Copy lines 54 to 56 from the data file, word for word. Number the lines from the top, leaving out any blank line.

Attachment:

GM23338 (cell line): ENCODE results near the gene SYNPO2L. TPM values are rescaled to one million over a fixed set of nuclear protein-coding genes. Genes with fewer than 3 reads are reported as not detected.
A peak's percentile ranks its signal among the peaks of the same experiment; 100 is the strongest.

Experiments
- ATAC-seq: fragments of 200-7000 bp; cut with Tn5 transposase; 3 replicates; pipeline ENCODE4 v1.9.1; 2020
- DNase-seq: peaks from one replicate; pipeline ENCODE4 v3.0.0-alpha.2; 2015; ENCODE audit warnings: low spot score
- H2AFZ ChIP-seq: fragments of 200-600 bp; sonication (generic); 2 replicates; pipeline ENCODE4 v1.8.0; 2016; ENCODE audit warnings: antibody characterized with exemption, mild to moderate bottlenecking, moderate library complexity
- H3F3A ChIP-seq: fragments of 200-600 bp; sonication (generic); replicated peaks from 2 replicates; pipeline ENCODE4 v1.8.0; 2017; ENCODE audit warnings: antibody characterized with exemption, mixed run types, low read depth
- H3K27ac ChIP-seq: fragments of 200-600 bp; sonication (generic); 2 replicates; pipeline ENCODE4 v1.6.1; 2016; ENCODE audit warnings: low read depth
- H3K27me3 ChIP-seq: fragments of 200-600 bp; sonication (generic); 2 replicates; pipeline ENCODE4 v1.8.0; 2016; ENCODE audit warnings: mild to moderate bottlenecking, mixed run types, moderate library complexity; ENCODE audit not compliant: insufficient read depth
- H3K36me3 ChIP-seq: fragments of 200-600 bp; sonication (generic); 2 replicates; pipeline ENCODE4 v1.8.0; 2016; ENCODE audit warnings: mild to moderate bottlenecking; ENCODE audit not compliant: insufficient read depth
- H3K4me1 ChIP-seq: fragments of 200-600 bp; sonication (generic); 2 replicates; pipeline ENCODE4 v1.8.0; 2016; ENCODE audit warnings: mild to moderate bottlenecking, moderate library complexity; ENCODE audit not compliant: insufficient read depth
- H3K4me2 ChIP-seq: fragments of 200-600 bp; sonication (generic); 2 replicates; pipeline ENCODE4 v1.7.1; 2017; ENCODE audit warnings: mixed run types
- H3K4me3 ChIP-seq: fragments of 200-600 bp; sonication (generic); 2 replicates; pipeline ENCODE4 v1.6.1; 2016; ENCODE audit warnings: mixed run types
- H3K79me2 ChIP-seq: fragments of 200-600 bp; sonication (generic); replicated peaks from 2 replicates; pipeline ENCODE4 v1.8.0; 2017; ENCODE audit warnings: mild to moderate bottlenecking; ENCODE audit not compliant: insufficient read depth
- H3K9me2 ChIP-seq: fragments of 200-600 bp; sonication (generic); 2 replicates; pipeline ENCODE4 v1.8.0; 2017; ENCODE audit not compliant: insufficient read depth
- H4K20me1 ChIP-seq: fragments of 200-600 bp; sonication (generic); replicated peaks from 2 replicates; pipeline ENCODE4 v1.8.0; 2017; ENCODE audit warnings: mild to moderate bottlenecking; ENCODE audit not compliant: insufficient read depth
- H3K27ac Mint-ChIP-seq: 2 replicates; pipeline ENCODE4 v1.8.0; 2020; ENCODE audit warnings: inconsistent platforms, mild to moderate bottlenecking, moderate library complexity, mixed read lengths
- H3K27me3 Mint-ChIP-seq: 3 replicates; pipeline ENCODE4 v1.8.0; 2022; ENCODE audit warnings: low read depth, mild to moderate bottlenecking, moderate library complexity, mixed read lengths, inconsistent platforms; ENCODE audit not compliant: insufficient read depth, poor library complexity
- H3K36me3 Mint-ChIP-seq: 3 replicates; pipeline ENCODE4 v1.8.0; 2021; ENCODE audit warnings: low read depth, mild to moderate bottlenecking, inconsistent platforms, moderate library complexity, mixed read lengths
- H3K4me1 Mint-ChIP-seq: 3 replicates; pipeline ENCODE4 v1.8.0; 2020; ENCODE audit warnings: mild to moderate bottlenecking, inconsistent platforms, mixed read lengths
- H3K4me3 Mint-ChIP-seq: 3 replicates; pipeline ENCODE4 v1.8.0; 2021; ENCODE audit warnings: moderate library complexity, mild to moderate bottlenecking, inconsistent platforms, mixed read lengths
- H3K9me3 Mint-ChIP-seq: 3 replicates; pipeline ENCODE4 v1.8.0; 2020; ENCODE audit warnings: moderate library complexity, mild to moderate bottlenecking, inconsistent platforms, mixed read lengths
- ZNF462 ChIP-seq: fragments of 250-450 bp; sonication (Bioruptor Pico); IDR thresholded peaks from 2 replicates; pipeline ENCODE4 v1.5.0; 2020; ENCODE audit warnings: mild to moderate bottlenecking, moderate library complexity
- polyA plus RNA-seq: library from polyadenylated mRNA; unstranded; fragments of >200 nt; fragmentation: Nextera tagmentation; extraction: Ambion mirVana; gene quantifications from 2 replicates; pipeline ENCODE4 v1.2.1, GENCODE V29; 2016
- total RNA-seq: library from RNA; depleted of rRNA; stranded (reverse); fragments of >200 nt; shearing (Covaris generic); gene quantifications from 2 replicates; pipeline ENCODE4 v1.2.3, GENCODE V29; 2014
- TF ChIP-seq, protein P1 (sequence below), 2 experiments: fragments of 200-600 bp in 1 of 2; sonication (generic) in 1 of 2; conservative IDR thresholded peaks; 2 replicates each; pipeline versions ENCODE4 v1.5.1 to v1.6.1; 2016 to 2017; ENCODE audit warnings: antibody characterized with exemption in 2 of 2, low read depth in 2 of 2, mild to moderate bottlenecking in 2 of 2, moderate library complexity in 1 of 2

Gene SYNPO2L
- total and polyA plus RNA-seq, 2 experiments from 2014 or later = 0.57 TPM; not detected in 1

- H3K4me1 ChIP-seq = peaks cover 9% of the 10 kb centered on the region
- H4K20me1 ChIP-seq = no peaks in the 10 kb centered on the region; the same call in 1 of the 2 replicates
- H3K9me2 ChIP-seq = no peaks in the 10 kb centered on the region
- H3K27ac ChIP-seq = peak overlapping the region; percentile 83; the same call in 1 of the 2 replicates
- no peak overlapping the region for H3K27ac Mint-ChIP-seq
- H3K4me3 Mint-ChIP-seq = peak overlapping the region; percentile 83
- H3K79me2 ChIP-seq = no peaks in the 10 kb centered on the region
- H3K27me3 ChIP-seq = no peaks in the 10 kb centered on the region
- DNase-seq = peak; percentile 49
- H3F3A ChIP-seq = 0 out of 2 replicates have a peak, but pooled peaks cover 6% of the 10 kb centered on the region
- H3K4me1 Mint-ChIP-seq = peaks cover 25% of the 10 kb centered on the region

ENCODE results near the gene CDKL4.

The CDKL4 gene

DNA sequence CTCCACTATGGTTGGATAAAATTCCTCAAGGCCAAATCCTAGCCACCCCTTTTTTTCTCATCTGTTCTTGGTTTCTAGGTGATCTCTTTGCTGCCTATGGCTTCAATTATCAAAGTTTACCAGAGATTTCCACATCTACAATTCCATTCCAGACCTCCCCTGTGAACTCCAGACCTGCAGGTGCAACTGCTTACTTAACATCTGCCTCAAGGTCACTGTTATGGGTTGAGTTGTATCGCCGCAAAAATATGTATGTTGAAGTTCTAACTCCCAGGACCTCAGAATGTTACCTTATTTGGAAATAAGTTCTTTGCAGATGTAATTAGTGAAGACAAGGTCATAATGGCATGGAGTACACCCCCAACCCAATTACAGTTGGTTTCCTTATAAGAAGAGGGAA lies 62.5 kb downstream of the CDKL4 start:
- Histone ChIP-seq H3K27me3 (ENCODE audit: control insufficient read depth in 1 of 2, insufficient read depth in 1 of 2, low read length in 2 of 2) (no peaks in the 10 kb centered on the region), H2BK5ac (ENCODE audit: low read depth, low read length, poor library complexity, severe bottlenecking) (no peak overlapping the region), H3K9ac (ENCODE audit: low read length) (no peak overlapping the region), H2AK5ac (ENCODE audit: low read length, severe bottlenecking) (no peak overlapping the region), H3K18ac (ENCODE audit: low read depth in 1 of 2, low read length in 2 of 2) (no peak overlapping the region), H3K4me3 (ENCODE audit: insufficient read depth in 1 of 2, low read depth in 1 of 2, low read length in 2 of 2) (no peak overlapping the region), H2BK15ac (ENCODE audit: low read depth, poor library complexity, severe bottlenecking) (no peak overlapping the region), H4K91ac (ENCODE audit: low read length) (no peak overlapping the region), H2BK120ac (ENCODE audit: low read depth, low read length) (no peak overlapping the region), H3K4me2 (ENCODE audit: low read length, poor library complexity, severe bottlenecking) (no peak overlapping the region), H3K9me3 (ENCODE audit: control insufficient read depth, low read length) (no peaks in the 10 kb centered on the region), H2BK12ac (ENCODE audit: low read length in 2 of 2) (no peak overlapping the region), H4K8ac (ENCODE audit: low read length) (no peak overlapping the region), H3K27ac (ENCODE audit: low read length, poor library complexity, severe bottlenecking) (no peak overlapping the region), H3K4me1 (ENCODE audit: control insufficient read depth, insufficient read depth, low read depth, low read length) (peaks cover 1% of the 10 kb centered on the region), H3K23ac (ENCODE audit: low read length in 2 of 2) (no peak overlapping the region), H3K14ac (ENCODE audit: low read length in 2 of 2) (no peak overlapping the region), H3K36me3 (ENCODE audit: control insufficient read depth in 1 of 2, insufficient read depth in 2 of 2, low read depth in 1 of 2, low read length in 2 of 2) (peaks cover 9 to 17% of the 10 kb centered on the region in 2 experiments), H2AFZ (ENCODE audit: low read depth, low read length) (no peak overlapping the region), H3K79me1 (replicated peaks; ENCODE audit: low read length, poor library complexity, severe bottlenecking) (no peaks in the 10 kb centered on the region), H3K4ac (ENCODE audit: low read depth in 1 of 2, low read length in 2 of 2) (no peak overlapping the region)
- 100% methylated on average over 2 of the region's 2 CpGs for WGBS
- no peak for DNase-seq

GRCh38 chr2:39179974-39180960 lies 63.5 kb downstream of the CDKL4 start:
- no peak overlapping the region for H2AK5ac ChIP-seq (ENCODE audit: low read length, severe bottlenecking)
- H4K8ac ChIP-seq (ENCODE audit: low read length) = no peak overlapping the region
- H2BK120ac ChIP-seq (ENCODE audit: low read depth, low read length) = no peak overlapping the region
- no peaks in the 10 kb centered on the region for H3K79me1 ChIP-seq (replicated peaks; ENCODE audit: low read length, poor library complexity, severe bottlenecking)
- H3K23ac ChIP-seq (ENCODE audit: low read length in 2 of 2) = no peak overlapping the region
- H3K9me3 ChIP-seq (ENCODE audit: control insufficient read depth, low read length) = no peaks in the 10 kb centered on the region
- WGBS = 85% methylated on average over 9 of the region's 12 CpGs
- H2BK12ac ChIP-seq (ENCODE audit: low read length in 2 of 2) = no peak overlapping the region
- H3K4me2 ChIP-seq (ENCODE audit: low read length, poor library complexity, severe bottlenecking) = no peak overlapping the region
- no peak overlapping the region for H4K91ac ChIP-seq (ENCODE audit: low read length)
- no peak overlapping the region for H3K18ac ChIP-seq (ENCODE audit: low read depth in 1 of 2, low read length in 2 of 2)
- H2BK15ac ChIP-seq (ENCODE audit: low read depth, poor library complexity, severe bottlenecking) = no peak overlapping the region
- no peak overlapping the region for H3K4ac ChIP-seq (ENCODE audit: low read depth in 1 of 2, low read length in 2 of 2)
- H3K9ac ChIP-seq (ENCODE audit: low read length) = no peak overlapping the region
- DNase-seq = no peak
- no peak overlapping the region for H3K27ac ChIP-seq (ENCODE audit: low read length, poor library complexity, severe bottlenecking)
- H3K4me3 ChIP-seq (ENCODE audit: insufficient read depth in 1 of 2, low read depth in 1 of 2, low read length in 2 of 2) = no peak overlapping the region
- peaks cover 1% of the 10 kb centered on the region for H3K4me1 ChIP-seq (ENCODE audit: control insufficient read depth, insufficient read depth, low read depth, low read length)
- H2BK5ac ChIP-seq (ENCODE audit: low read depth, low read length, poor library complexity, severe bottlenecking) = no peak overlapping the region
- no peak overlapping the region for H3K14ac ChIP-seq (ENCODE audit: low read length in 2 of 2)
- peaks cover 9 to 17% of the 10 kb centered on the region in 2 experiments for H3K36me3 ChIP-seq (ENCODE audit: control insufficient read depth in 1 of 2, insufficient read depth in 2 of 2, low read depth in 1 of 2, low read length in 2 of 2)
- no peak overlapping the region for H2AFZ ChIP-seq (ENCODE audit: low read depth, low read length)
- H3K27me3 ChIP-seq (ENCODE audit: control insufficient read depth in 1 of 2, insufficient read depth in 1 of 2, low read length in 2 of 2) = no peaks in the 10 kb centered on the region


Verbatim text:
- H2BK12ac ChIP-seq (ENCODE audit: low read length in 2 of 2) = no peak overlapping the region
- H3K4me2 ChIP-seq (ENCODE audit: low read length, poor library complexity, severe bottlenecking) = no peak overlapping the region
- no peak overlapping the region for H4K91ac ChIP-seq (ENCODE audit: low read length)